Spinal Network offers Disability Etiquette training to companies and organizations. The fee for this training is based on the location of the training and the number of attendees. Each training session is approximately 1.5 – 2 hours in length. Our training sessions are interactive allowing for questions and dialogue for better understanding of the content.
Our Disability Etiquette training will discuss the following:
- the various types of disabilities
- equipment sometimes used
- raise awareness
- dispel myths.
We are often asked why a company or organization should practice disability etiquette. When disability etiquette is used, everyone feels more comfortable and interacts more effectively. This creates a more productive work environment.
If your interested in Disability Etiquette training click the button below to send an email.
When you get hurt and suffer a Spinal Cord Injury, you suddenly find yourself in a new world where it feels like you have no control over anything. You’ve joined a “club” you may have known about, but never expected to be a member of. All manner of thoughts and feelings may be taking turns occupying your brain. Some form of depression is a very normal reaction at some point in the adjustment process. Some people, amazingly, avoid it completely. “It is what it is, I have no choice but to move on, no point in allowing myself to dwell on it, get depressed, etc.” Not many escape some level of sadness, however, but acknowledging it is difficult. Your body has just changed in ways you never dreamed of, so the last thing you want to think is that your mind is messed up too. If depression sets in, don’t ignore it, don’t withdraw, do something to change it.
Typical symptoms of depression include feeling sad, low energy, trouble sleeping, weight loss or gain, suicidal thoughts, loss of interest, moodiness, and loss of concentration. People are amazingly resilient and usually the depression lifts. There are ways to accelerate the process of adjustment:
- Put one foot (wheel!) in front of the other and force yourself to do the things that you know usually are enjoyable.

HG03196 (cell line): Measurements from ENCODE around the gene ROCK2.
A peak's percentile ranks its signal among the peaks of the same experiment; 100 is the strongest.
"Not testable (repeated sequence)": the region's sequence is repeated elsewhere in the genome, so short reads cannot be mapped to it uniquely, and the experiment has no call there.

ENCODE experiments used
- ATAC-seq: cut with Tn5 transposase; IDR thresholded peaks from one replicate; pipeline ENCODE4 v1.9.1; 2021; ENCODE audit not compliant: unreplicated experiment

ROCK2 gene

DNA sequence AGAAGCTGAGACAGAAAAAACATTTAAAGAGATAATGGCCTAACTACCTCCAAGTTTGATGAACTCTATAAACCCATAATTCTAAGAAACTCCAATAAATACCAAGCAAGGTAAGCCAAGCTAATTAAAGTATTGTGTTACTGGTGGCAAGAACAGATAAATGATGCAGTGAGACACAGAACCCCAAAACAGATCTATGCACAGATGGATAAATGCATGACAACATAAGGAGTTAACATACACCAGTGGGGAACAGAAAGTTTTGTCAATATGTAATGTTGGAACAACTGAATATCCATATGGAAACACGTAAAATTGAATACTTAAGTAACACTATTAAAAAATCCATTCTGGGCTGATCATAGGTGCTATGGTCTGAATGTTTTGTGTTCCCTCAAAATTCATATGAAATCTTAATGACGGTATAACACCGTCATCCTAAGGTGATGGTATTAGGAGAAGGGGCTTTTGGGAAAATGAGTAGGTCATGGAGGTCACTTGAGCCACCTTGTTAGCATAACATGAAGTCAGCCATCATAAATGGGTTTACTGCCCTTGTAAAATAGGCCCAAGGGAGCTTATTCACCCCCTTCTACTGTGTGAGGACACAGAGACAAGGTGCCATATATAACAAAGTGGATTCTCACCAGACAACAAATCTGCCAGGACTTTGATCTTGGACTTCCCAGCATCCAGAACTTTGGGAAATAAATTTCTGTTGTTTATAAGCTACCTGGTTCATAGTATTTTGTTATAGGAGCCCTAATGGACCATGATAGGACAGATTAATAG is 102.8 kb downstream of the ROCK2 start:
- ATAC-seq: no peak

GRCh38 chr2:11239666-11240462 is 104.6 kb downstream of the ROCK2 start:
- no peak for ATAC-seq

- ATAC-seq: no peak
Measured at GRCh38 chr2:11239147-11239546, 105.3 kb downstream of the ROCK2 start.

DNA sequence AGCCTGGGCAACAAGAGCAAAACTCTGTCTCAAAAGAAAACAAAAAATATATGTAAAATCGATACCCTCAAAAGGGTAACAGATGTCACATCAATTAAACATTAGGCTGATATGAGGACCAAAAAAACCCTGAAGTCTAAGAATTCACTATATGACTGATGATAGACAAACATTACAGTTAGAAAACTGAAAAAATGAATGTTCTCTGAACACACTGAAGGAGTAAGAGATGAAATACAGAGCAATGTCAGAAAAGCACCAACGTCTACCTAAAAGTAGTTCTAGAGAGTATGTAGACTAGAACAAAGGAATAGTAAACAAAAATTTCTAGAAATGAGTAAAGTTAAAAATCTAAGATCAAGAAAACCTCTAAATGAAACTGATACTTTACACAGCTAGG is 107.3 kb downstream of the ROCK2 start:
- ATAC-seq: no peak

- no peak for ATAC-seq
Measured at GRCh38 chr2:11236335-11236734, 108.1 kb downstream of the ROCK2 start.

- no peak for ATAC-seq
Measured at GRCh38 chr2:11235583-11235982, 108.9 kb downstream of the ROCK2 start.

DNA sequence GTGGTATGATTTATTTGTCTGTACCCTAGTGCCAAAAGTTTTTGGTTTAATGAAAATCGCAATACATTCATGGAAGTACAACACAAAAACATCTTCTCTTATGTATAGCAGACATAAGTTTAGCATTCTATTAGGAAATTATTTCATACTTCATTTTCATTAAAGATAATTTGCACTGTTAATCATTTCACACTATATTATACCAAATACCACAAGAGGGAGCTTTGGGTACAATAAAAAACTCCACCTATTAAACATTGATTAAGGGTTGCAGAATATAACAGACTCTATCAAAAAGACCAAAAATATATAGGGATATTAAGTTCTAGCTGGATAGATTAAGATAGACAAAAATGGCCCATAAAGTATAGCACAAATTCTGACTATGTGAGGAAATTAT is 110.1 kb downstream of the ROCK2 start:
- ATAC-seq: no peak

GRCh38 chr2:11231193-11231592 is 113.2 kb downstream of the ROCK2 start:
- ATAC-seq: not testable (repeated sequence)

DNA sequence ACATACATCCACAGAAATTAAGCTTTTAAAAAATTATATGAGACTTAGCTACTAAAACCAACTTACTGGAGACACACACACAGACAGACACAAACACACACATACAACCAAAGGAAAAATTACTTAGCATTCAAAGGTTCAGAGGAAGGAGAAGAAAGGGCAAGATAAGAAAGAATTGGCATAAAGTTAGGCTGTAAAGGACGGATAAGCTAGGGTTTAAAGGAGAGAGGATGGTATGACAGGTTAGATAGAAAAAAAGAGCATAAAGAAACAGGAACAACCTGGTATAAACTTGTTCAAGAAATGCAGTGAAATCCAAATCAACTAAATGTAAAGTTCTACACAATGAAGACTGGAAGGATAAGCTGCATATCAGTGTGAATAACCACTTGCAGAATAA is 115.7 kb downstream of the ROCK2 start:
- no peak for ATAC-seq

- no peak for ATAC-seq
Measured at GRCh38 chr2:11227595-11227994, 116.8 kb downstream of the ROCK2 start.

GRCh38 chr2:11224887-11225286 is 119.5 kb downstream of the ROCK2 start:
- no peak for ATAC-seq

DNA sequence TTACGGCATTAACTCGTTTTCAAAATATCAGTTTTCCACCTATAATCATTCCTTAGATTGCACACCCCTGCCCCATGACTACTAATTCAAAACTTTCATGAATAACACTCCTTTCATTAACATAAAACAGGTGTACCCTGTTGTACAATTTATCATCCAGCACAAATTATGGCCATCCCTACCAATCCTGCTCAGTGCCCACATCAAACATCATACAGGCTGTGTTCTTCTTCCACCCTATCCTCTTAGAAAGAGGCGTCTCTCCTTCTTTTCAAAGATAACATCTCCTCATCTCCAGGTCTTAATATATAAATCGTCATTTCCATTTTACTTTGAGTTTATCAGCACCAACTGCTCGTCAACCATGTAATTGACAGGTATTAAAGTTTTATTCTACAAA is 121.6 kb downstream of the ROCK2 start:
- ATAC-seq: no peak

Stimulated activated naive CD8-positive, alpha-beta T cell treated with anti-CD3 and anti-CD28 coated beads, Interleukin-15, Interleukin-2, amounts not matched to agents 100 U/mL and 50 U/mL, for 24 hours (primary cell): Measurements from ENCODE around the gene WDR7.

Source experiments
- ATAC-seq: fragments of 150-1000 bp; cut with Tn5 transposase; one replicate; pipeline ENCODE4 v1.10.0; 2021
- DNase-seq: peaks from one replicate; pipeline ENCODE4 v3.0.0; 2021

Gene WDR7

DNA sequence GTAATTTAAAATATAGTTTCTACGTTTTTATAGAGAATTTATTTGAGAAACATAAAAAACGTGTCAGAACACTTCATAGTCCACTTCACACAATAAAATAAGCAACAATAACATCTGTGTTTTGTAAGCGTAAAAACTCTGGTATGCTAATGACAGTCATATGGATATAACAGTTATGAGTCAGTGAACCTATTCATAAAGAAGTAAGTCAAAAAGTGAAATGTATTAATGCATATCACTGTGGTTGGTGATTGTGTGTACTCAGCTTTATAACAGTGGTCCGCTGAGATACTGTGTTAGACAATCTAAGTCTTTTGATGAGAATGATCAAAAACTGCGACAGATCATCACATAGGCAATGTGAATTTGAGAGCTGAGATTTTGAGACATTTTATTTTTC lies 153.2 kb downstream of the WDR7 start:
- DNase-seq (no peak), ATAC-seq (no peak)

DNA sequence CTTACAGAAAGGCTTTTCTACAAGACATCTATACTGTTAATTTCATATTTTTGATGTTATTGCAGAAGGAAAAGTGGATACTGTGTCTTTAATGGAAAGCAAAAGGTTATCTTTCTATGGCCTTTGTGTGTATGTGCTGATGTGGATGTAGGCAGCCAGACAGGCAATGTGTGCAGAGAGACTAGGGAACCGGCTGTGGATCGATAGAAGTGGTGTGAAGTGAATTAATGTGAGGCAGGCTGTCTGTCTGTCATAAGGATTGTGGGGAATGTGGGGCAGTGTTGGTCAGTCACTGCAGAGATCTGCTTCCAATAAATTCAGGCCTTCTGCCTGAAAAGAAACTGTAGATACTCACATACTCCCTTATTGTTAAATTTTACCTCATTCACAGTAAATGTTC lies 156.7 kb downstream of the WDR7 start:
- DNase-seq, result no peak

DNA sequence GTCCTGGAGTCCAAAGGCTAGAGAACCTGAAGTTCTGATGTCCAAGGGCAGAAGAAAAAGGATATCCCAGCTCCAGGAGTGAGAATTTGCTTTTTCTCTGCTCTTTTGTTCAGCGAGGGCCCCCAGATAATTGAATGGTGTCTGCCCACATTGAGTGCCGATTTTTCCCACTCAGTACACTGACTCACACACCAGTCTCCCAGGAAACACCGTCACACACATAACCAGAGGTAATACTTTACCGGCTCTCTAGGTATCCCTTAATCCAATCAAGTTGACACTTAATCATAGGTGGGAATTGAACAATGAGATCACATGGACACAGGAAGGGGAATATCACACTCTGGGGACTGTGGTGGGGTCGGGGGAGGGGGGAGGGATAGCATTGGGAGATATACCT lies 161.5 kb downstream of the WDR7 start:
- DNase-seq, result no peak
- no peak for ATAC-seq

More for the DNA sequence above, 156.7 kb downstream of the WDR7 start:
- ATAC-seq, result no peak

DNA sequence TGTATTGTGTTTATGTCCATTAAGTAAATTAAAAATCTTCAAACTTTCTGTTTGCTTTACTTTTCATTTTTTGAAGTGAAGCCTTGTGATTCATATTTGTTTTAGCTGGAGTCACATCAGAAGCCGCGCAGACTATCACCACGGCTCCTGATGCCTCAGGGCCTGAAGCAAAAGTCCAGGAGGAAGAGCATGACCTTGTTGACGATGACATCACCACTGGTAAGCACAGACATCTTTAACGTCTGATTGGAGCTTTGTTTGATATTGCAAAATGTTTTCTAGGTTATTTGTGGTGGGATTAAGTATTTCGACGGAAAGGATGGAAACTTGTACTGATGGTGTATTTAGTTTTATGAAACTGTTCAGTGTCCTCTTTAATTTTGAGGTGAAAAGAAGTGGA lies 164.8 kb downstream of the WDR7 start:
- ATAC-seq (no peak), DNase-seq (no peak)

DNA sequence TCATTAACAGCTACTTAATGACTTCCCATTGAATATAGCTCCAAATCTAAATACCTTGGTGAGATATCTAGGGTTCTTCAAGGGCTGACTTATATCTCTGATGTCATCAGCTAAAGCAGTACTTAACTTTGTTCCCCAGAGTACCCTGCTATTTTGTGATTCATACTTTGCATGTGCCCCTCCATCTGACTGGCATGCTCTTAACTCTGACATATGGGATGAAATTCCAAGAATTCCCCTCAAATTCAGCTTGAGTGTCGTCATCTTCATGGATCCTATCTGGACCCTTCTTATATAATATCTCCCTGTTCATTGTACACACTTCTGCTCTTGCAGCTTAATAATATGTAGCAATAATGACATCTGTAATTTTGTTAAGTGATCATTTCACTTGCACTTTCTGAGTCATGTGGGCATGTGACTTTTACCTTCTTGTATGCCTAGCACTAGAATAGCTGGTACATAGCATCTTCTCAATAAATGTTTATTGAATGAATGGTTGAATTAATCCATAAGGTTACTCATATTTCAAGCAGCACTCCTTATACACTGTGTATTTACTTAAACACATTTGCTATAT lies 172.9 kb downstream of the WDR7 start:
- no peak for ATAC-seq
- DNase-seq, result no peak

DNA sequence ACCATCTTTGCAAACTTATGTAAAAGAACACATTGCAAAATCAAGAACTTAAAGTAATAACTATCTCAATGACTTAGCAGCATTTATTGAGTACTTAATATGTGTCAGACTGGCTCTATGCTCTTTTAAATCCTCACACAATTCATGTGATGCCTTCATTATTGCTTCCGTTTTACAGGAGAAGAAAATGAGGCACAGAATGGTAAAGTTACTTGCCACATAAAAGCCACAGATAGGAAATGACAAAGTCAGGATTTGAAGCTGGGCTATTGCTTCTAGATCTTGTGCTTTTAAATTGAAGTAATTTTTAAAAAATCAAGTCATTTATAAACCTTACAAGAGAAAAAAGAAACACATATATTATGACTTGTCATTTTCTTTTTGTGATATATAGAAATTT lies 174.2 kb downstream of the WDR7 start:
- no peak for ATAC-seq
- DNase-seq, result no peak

- Talk with someone outside your usual circle (we often don’t want to burden family or close friends) with whom you can safely say, “This is really hard!”
- Get with other folks with SCI in a support group or socially.
- Get out of the house and socialize, exercise, get into disabled sports, make plans to get back in school or take some classes in something you were always interested in but never got around to.
- Start thinking about what employment would look like.
If you’ve had depression in the past, you may have a blueprint for how you dealt with it, although now it is likely a much more difficult and challenging circumstance than any you have encountered.
If the symptoms continue to be severe – if nothing makes sense, nothing seems worth it, you are not doing the things you can do to move on (mastering self-care, advocating for yourself, getting out in the community, enjoying friends or family) it may be time to talk to someone – a counselor or therapist, clergy, or maybe a peer support person you met in Rehab. If you are having suicidal thoughts it’s definitely time. (Crisis Line 888-724-7240). As much as we feel pressured to be stoic and stay strong, we all have a limit on how much we should go it alone.
Richard Green, LCSW Sharp Rehabilitation Hospital, San Diego
December 20, 2019
CRT Stakeholders and Friends,
We have something extra to be grateful for this Holiday season! Tonight the President signed into law H.R. 1865 that includes permanent protections for Complex Rehab Manual Wheelchairs and their accessories/components. This is a great win in our collective advocacy to protect access to Complex Rehab Technology (CRT).
The included CRT provisions will permanently exempt Complex Rehab Manual Wheelchair bases from the Medicare Competitive Bidding Program (CBP). Additionally, there is an 18-month suspension in the current application of CBP payment rates to Complex Rehab Manual Wheelchair accessories. The suspension is effective January 1, 2020 to June 30, 2021 which will allow for further discussions to achieve a permanent resolution.